Members of Hastings City Council on Monday approved a pair of articles to allow the construction of a horse racing track and casino in North Hastings.
Prairie Thunder Hastings LLC, with Robert A. Wallace for West Fork Inc., applied for a rezoning from agriculture to commercial enterprise and a conditional use permit for an outdoor entertainment and recreation enterprise on nearly 136 acres located northwest of the intersection of US Highway 281 and 42nd Street.
Council members voted 6-2 on both counts, with Ginny Skutnik and Jeniffer Beahm serving as dissenting votes each time.
The application proposes the rezoning of a small area and a conditional use permit for a small area in the center of the 136-acre property.
Over 70 acres of the site are offered as open or green space.
The developers believe that their plans integrate well and complement the existing surrounding properties.
The area of land to be rezoned was reduced from 50 acres to 38 acres based on public comments and feedback.
There are 722 feet between the northernmost project fence line and the southern edge of the nearest residential properties to the north.
There would be 42 acres of buffer zone north of the racetrack and casino.
Residential and commercial developments are planned for future phases in the land surrounding the casino and race track.
There are 6.5 acres of floodplain in the southeast corner of the farm property that would not be developed.
One race day per year would take place until the end of 2025, followed by five race days between 2026 and 2030, then 15 race days per year from 2031.
Nearly 150 people, including city officials, attended Monday’s meeting.
Five people spoke in favor of the bid with arguments about economic benefits and growth.
Omaha attorney Brian Jorde represented the candidates and presented the plan.
He said the developers were looking at proposals from three potential gaming operators to run the casino. The selected operator would then need state approval.
According to Nebraska law, 20% of gaming revenue goes directly to property tax relief. Of this amount, 70% goes to a property tax credit cash fund, which is distributed to communities in need of property tax relief.
In addition, 12.5% goes to the city and 12.5% to the county. Jorde said it should generate at least $1 million each for the City of Hastings and Adams County.
Realtor Mike Engelhardt said that, based on the proposed $40 million project, he is expected to generate $900,000 in Adams County property taxes each year.
Nearly 30 people spoke out against the project.
Common arguments against the project were that the planned location was not suitable as it is the entrance to town and that the casino and race track would depress the value of the house.
Several people who voiced their opposition were parents of young children who chose to raise their families in Hastings because they saw it as a safe and characterful community. According to them, this designation could be threatened by the presence of a casino and a horse racing track.
Opposition Leaders Tim O’Keeffe, Shannon Hoff and Tiffani Arndt shared statistics showing that the presence of casinos leads to increased crime in the host community, not just at the casino.
In an email to council members, Hoff said 849 people opposed the project in the public records.
Hoff presented council members with compiled documentation of the opposition.
“I was impressed tonight by how many people I heard coming back here – I fall into that category – because of the quality of life,” O’Keeffe said.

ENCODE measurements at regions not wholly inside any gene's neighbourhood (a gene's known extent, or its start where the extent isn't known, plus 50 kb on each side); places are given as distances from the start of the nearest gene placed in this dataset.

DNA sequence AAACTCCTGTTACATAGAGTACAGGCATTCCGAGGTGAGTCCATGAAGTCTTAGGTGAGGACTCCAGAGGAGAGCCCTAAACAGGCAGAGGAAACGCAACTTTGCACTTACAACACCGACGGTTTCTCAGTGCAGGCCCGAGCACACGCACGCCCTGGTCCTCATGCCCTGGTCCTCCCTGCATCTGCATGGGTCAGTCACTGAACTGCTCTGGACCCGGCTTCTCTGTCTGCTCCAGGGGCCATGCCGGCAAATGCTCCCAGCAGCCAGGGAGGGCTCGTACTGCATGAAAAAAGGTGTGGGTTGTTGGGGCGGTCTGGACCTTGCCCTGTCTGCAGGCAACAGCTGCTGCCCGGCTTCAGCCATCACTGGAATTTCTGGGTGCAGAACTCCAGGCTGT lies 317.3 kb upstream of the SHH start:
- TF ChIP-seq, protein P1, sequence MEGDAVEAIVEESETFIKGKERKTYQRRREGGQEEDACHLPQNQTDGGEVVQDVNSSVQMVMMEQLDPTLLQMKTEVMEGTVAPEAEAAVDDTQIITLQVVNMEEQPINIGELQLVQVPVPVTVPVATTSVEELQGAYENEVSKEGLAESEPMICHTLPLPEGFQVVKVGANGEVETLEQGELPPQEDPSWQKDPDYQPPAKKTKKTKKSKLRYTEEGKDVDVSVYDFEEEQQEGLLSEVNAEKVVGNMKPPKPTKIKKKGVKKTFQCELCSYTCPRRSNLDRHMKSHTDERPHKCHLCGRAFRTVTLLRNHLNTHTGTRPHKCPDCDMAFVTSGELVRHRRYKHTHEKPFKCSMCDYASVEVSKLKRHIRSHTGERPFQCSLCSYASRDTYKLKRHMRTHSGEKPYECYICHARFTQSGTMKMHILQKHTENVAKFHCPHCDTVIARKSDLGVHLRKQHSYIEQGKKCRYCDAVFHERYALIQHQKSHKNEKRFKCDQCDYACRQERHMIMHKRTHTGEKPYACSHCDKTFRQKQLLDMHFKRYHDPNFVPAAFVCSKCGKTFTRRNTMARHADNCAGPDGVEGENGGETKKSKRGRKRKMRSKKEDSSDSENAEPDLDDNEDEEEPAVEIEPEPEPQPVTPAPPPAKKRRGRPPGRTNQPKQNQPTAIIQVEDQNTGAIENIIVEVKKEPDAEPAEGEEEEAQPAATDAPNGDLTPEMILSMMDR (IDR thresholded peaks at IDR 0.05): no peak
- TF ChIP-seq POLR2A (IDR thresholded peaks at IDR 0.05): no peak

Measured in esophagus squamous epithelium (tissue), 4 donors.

He mentioned an assembled group of signatures.
O’Keeffe said that although audience members filled out a checkbox document, they checked off selected boxes that represented their beliefs.
“It reflects for me an introspection and a thought process as to why I am really for or against the casino,” he said.
There were also handwritten comments.
“You might consider it divisive and you might consider it harassment. You might see it in a negative light, but what it is is love for our community,” O’Keeffe said, cradling the documents. “These are people who love this community. These are people who have thought about this process.
In his rebuttal, before the vote, O’Keeffe said opponents were planning a referendum if the casino’s racetrack applications were approved.
He described the C-3 (commercial enterprises) zoning change as a “settlement” land development.
“The idea here is that you colonize the C-3 zoning and conditional use permit,” he said.
This facilitates the progressive development of the property in an “inappropriate and unintentional” manner.
Jorde pointed out that a lot of people talk about morality.
“There’s nothing I can say or anyone on Earth can say to change my mind,” he said. “I’m not here to change their minds. I’m here to bring it back to what it’s really about, which is land use.
He said there was no valid argument as to why the land couldn’t be zoned C-3 when neighboring businesses across 42nd Street are already zoned C-3.
“We are here for C-3,” he said.
The land in question has been available for years.
“Anyone could have bought it,” he said. “There’s all this discussion about what it should be and what it shouldn’t be. The owners of this property have the right to sell it for lawful purposes.
During council’s discussion of the issue, Councilor Butch Eley said there were two sides to every problem.
“I think it’s the minority,” he said of the letters opposing the casino and the racetrack. “Everywhere I go, people tell me ‘Vote for the casino’, ‘Vote for the casino’, ‘What do you think of the casino?’ ‘Vote for the casino.’ ”
He called for support for the project by the silent majority.
Councilor Chuck Rosenberg, who voted against a similar proposal when presented to council in March, said he had kept his word and followed the vote of the Hastings Planning Commission, which recommended approval of this request in October.
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